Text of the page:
Getting all the essentials at the Nisbets USA restaurant supply store is only one component when you are opening a new restaurant. You must also populate your business with a wait staff that is reliable, friendly and loyal. The individuals you take on will be the face of your business, and poor customer service is one reason why many restaurants end up failing. Take those interviews seriously. Here are some of the attributes that indicate a good restaurant employee.
- Timeliness. Did the applicant show up to the interview on time, or were they more than fifteen minutes late and full of excuses? When you’re battening down the hatches for a dinner rush and one or two of your servers are running late, as per their usual, you’ll be facing down a serious crisis that you could live well without. The type of candidate you want will be on time, even for an informal interview.
- Solid history. If the applicant has neglected to fill in any references, there’s a red flag for you. If you do contact past employers and come up with nothing good, that’s another bad sign. Don’t be afraid to seem nosy by asking too many questions, both of their previous employers and the candidates themselves.
- Professional appearance. Prospective employees don’t have to show up at interviews in a suit, but they should appear to take care of themselves overall. Dirty fingernails, unkempt long hair or jeans that look like they haven’t seen a washing machine in a few months may indicate an individual who shouldn’t be around other people’s food. Further, depending on the atmosphere of your restaurant, you may have to ask pierced or tattooed employees to take out or cover up their body modifications.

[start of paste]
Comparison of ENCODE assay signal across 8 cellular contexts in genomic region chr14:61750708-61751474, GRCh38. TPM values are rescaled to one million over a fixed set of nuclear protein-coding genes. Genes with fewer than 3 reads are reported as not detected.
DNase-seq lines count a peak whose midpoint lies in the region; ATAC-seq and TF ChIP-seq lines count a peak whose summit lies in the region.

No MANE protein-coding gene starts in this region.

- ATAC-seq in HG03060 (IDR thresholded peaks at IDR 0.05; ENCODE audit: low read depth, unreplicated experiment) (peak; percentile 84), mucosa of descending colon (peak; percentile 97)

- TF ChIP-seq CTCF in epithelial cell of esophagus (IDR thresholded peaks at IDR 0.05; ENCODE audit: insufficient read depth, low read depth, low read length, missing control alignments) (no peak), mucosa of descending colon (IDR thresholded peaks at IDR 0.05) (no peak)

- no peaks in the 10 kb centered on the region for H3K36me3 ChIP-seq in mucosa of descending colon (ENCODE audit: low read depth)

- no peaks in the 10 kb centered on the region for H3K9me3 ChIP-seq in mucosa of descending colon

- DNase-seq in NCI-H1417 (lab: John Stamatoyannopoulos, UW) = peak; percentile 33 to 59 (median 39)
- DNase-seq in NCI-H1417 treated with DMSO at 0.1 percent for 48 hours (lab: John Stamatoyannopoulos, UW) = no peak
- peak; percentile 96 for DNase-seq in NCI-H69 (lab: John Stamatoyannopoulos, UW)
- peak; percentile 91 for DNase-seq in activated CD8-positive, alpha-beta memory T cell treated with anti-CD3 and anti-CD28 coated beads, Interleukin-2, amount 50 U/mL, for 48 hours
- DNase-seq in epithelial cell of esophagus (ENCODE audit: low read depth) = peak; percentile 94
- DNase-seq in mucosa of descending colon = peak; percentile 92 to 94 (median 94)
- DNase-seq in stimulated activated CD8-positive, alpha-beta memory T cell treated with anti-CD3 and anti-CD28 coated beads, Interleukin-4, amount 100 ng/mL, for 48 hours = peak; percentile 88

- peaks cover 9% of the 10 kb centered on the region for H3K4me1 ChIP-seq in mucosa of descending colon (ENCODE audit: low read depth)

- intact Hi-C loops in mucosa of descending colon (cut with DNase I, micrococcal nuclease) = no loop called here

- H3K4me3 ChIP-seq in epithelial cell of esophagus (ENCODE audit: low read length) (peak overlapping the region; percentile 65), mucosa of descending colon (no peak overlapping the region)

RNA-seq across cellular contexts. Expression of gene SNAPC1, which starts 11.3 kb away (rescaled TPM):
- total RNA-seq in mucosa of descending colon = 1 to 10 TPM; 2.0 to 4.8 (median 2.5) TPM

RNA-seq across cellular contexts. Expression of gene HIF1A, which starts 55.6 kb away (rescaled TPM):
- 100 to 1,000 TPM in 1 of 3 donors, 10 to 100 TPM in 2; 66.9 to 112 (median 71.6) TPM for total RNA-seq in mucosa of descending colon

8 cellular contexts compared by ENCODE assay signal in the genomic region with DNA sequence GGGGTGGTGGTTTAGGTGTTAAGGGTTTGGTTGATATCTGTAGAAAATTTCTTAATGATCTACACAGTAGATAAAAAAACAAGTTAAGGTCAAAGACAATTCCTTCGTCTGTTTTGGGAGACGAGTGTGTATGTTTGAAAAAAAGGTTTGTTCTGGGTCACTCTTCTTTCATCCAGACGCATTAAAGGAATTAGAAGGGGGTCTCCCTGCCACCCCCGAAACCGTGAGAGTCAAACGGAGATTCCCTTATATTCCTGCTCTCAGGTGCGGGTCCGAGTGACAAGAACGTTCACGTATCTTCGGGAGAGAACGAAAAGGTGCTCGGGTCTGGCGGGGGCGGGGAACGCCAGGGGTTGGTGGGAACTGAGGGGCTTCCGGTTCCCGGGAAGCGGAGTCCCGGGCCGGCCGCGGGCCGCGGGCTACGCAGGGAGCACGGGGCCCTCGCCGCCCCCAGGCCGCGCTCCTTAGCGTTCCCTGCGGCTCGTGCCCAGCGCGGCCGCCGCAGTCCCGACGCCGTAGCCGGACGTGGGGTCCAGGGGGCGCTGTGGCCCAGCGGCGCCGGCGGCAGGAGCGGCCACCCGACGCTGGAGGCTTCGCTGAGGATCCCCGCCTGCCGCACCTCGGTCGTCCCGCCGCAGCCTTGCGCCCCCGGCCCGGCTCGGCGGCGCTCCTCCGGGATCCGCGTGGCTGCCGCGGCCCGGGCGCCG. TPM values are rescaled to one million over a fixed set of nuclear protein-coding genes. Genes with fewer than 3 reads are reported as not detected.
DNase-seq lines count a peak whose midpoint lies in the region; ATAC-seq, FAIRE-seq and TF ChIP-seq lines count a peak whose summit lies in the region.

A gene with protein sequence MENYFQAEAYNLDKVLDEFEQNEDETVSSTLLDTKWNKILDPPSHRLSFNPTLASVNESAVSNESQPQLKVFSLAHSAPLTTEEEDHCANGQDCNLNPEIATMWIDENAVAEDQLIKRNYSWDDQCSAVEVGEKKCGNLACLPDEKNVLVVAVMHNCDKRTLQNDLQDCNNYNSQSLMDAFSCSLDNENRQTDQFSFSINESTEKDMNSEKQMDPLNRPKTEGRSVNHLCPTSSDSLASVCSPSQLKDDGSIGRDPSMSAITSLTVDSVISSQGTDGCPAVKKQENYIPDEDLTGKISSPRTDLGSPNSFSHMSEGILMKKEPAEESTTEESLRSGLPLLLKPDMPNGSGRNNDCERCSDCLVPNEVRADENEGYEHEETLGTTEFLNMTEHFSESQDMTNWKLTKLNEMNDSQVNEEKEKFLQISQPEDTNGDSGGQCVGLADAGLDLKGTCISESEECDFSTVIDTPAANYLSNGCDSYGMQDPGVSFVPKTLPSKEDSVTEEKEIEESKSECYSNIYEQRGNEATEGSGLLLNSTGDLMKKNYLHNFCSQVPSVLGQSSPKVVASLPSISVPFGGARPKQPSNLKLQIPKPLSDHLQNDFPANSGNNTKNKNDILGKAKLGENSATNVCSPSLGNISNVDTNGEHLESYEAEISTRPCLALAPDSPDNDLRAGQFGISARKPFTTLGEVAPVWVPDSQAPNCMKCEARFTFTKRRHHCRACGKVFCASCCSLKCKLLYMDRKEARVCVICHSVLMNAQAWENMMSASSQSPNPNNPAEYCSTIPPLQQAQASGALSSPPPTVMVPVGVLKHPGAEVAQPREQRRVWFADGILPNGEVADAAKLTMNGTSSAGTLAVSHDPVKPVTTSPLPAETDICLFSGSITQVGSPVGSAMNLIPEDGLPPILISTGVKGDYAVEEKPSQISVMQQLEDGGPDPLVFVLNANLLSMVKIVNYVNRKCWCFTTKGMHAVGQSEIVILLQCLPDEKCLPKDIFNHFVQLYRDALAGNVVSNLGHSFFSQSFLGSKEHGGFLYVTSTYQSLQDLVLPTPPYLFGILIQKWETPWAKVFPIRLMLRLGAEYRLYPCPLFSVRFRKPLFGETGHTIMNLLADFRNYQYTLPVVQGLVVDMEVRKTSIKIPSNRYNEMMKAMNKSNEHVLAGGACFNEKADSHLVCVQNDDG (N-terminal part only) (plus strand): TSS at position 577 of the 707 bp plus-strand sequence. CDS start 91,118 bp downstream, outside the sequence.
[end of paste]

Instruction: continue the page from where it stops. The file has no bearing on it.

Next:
- Personable disposition. Did one candidate hardly break a smile in the entire time you interviewed her? Did another make off-the-cuff remarks that seemed a tad inappropriate or caustic? No matter how good a glowing resume, filled with elite restaurant experience a potential employee might have, a bad attitude is going to turn off your patrons and prevent them from ever returning.
Remember, too, not to necessarily discount untrained employees. While you might prefer to hit the ground running with an experienced wait staff, anyone who walks in your door for an interview could have that special affinity for providing excellent customer service and the ability to hold his or her own in a busy restaurant, given the training.